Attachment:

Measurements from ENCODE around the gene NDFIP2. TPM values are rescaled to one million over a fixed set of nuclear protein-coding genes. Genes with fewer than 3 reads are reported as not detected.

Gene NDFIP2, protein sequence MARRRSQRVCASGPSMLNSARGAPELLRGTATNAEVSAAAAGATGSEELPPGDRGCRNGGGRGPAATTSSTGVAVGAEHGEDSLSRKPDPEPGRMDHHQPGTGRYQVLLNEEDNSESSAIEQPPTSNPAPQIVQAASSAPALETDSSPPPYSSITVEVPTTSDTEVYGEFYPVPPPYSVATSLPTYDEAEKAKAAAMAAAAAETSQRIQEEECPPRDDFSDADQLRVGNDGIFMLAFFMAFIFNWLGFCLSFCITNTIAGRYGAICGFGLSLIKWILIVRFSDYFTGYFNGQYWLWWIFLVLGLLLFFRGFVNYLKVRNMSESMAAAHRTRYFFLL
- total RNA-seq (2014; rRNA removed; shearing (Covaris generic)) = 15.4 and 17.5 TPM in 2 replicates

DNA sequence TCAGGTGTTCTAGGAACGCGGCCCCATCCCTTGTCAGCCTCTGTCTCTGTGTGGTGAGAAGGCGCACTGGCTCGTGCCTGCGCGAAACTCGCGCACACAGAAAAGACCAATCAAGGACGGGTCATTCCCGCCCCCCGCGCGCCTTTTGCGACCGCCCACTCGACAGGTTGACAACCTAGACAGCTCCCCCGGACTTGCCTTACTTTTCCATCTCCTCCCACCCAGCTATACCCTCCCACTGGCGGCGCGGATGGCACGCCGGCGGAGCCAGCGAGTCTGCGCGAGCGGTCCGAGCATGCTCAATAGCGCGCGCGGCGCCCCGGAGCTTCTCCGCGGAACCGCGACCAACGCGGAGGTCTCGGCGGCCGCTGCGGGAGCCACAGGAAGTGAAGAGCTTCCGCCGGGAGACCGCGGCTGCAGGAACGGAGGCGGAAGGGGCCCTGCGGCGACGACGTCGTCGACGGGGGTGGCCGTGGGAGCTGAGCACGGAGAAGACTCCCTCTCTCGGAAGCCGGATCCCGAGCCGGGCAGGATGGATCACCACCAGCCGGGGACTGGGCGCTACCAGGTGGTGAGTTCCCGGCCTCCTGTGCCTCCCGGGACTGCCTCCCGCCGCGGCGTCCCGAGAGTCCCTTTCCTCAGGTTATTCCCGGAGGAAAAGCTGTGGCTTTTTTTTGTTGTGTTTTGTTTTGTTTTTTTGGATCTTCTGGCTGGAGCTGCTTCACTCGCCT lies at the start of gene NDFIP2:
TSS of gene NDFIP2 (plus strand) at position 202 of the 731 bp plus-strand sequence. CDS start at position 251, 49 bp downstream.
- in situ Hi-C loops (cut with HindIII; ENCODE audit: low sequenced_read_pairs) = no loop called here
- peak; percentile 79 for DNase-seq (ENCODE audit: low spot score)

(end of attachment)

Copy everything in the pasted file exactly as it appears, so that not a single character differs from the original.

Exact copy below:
Measurements from ENCODE around the gene NDFIP2. TPM values are rescaled to one million over a fixed set of nuclear protein-coding genes. Genes with fewer than 3 reads are reported as not detected.

Gene NDFIP2, protein sequence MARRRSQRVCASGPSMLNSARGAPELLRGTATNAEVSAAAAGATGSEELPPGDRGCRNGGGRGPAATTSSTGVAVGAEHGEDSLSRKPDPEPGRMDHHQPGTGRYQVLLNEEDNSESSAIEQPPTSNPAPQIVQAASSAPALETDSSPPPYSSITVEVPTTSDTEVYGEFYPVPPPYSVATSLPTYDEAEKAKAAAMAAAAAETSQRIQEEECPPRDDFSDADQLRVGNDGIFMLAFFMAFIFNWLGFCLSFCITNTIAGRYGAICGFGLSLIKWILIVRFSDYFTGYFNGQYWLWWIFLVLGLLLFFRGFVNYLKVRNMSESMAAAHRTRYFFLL
- total RNA-seq (2014; rRNA removed; shearing (Covaris generic)) = 15.4 and 17.5 TPM in 2 replicates

DNA sequence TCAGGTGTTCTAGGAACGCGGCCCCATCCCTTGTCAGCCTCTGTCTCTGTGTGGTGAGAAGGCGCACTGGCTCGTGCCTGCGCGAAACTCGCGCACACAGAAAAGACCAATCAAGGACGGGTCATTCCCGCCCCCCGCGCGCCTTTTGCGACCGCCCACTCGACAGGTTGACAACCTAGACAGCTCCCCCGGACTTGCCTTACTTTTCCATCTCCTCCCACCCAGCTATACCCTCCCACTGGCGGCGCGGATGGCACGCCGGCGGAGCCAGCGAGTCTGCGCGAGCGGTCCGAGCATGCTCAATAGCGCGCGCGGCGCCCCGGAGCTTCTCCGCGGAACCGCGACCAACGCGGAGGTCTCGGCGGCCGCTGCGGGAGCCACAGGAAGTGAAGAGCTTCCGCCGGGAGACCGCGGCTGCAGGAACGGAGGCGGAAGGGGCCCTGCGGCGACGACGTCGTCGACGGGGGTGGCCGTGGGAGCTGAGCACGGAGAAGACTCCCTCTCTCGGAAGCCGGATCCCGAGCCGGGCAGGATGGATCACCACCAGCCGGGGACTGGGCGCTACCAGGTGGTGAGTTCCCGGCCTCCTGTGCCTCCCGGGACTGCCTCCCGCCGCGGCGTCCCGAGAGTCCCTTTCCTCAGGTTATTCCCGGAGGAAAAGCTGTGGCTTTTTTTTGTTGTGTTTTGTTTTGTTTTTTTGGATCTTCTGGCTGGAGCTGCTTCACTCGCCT lies at the start of gene NDFIP2:
TSS of gene NDFIP2 (plus strand) at position 202 of the 731 bp plus-strand sequence. CDS start at position 251, 49 bp downstream.
- in situ Hi-C loops (cut with HindIII; ENCODE audit: low sequenced_read_pairs) = no loop called here
- peak; percentile 79 for DNase-seq (ENCODE audit: low spot score)